Trichophytin may be defined as an extract of fungi which is used both for diagnosis and for treatment. It has been firmly established by many investigators since the original preparation of trichophytin in 1902 by Plato and Neisser that the positive reaction following intracutaneous administration of this substance is due to a specific sensitivity resulting from a fungus, i. e., a Trichophyton infection.
A long list of investigators1 (Sulzberger, Lewis, Wise, Van Dyck, Kingsbury, Throne, Meyers, Pennington, Robinson, Grauer, Traub, Tolmach, Peck and many others) have demonstrated that repeated injections of trichophytin have with fair regularity succeeded in reducing the specific sensitivity of the skin to trichophytin, which may be interpreted as desensitization. However, therapeutic success both as far as the primary infection is concerned and in regard to influencing eruptions which can be properly considered ids has not paralleled the production of the hyposensitivity.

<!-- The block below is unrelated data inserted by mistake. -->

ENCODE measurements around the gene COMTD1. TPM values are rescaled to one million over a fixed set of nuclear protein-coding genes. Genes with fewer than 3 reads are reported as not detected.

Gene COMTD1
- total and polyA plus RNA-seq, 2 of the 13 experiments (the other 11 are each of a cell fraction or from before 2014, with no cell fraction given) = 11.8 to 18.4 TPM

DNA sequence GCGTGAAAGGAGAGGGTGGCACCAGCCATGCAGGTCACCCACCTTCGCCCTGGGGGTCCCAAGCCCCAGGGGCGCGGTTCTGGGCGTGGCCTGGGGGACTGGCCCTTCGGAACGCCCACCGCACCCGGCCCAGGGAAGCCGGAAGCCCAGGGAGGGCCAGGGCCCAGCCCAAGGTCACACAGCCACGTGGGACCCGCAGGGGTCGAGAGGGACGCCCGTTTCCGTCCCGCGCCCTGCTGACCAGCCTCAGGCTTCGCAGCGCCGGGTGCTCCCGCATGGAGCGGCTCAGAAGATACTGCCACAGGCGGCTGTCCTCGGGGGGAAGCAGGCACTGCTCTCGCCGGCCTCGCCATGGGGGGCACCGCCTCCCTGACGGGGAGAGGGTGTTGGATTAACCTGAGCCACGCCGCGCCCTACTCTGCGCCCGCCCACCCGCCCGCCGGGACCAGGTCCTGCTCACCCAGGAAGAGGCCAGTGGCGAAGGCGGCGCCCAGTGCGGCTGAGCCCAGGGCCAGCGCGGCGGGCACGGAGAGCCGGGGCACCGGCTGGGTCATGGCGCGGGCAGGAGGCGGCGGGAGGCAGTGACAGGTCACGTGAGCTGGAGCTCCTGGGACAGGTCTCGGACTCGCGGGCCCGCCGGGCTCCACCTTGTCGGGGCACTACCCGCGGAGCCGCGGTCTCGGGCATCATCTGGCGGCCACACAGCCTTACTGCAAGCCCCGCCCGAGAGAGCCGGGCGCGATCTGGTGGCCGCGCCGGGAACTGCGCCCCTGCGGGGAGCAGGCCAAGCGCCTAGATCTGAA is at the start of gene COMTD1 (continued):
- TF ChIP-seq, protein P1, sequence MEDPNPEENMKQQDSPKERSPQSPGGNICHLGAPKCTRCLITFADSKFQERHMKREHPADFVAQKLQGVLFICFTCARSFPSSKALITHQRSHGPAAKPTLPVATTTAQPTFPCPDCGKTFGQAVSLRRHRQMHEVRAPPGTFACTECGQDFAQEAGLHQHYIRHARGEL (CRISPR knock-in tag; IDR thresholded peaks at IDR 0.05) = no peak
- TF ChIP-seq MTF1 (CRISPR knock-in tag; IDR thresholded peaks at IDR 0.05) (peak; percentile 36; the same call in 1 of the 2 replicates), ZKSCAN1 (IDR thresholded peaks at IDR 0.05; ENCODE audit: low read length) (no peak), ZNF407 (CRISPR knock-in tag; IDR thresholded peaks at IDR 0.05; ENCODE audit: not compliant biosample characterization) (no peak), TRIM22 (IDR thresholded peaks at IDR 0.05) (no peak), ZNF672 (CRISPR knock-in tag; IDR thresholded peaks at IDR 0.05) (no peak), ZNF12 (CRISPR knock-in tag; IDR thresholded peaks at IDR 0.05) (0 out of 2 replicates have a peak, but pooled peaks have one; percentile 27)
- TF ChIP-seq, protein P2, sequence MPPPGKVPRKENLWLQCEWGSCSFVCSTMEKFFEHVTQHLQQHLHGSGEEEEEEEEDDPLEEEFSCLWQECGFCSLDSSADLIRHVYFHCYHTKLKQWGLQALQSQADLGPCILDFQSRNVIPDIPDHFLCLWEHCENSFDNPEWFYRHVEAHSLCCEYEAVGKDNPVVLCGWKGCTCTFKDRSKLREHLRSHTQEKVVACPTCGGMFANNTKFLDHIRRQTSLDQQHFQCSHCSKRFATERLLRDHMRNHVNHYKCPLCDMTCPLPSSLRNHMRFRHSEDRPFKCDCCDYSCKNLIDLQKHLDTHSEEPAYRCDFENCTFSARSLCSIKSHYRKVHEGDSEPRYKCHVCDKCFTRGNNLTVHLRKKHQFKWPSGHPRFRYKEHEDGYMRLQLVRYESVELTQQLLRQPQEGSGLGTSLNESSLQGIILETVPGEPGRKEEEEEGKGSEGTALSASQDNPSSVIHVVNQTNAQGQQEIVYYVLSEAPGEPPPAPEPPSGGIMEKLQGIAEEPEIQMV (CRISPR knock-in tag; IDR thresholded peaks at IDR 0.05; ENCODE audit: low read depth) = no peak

Fungi of the Epidermophyton,